4. “On the Distribution of the Auriferous Cements in New Zealand”, by Dr. Hector.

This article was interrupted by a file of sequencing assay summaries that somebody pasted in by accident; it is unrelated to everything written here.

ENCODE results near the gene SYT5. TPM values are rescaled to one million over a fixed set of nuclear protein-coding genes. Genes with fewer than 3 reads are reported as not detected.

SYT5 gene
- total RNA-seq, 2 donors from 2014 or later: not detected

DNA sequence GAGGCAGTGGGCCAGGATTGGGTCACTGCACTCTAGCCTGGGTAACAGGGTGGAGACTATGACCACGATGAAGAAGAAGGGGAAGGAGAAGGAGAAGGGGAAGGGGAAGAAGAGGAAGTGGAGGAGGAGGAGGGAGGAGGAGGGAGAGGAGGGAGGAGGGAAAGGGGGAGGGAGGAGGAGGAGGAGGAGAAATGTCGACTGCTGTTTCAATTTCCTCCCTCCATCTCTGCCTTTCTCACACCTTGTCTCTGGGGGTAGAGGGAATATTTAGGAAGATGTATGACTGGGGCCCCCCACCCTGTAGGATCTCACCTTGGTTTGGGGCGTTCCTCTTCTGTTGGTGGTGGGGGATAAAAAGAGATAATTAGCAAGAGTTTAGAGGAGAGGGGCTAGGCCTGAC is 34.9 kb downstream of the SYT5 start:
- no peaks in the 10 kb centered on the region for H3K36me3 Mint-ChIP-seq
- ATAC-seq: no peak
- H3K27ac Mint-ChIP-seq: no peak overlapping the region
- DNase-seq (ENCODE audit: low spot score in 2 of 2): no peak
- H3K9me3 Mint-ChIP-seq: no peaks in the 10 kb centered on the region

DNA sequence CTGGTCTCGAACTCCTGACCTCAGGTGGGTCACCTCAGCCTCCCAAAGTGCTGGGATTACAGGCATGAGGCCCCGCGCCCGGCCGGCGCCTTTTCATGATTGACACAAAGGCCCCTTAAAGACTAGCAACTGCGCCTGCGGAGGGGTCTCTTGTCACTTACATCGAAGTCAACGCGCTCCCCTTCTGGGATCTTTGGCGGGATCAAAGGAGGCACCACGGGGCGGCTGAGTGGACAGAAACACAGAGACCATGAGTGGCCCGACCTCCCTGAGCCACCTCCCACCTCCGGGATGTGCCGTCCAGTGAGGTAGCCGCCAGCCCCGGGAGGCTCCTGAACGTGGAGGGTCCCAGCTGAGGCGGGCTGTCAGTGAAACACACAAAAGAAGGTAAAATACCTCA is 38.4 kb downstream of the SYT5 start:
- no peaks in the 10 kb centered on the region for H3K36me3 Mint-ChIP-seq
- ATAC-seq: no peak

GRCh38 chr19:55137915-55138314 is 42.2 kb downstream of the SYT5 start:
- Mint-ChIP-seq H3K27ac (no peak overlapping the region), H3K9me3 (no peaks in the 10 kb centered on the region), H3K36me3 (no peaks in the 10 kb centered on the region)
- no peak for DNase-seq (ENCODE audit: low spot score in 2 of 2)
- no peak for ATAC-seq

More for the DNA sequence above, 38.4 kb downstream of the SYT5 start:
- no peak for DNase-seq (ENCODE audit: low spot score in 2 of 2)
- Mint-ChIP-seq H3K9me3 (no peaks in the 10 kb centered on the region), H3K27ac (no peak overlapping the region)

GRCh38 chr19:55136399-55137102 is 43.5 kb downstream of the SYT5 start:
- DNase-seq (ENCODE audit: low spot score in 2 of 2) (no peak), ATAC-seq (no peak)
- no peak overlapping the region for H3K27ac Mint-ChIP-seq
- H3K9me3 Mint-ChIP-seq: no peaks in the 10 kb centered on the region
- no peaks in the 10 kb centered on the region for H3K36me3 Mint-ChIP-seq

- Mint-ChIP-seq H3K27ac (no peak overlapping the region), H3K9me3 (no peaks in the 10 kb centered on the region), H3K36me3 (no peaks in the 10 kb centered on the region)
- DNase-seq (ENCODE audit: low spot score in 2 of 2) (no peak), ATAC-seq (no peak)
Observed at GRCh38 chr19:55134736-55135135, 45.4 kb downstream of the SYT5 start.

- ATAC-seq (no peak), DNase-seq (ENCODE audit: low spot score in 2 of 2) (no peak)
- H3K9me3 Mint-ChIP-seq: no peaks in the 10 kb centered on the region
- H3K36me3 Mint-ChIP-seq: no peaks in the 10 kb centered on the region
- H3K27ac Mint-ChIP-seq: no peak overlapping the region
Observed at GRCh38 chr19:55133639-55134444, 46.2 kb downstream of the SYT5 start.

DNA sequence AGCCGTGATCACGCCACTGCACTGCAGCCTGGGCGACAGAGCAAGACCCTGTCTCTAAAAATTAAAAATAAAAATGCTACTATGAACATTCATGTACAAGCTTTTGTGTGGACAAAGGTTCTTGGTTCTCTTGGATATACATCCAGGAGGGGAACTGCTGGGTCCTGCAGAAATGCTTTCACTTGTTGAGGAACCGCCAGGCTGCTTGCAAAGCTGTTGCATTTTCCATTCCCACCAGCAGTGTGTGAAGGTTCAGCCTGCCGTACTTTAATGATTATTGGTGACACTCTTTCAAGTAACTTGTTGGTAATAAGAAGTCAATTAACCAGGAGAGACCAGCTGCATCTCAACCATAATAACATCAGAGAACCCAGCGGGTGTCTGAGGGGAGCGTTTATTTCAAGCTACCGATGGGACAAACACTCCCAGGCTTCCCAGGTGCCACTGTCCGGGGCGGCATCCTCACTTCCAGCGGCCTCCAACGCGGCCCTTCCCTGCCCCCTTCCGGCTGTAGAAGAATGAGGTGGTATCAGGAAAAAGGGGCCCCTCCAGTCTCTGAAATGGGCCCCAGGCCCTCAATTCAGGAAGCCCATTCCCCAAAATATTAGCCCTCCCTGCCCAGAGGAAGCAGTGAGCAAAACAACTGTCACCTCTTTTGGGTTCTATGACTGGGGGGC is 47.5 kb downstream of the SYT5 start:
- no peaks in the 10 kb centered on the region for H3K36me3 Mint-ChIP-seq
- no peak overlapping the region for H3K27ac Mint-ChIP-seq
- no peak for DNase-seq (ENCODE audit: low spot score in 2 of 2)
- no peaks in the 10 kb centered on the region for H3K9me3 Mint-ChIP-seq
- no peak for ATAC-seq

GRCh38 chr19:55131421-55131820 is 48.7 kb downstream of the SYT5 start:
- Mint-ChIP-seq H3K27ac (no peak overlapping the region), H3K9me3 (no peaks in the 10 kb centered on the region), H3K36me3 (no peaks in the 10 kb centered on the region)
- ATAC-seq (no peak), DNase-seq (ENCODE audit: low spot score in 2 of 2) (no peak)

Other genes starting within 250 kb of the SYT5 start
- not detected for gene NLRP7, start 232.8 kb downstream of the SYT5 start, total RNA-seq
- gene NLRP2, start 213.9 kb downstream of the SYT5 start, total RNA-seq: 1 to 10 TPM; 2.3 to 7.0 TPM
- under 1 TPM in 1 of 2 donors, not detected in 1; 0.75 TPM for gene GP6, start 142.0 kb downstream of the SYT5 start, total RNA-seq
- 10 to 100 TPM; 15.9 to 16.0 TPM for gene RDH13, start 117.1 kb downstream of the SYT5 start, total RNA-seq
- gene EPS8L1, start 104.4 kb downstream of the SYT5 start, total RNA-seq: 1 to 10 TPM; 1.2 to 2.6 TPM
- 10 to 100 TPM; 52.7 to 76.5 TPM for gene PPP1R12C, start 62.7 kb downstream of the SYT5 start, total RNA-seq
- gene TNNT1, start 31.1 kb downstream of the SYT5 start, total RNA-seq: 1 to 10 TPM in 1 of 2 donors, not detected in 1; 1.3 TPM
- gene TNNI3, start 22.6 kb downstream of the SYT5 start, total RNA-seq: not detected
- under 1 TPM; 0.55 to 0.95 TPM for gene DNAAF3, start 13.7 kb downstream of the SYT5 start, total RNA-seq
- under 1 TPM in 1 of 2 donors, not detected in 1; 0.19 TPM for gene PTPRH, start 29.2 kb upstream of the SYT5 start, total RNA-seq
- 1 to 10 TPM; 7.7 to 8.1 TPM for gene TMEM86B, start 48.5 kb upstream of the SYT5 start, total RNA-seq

The author gave an account of the distribution of the older auriferous gravels, a subject which should excite attention at the present time, and which he thought was very imperfectly understood by the diggers, his remarks being illustrated by maps, diagrams, and specimens. Comparatively little of the alluvial gold obtained was washed directly by the streams from the rock matrix, the greater part of it being derived by the rewashing of old gravels of great antiquity. These gravels were deposited in former drainage channels, which have no relation to the existing river systems of the country and are now represented by isolated patches, generally at a considerable elevation, but in some instances below the sea-level. The earliest of these appears to have radiated from the high lands of Otago as a centre during the cretaceous period. In the eocene period the denudation of the auriferous rocks took place in the North-west District of Nelson, giving rise to the gravels now at great altitude, such as those described in the previous paper. During the miocene period was a third great distribution of auriferous gravel, in a line parallel with the West Coast, from the source of the Buller river (at 2,000 feet altitude) to Ross, where they are several hundred feet below the sea-level, so that the gold has to be obtained by deep sinking. After describing the features of several of the most important alluvial diggings that have been discovered and worked, the author concluded by stating that the original auriferous deposits have a wide-spread distribution and are of the nature of regular geological formations, and not to be confounded with the local alluvia of the existing rivers and streams, and that the bulk of them still remain for the practical prospector to discover. That the gold being less concentrated in these earlier gravels than in the modern re-washes formed from them they will no doubt be more expensive to work; but he was of opinion that there was still a great future for the alluvial miner in New Zealand, and to suppose that the diggings were in any sense worked out was quite opposed to experience in other countries. He was glad to find therefore that there had been lately a revival of enterprise on the part of prospectors, and he was inclined to attach considerable importance to reported discoveries that had recently been made, especially as they were in districts where auriferous deposits might reasonably be expected.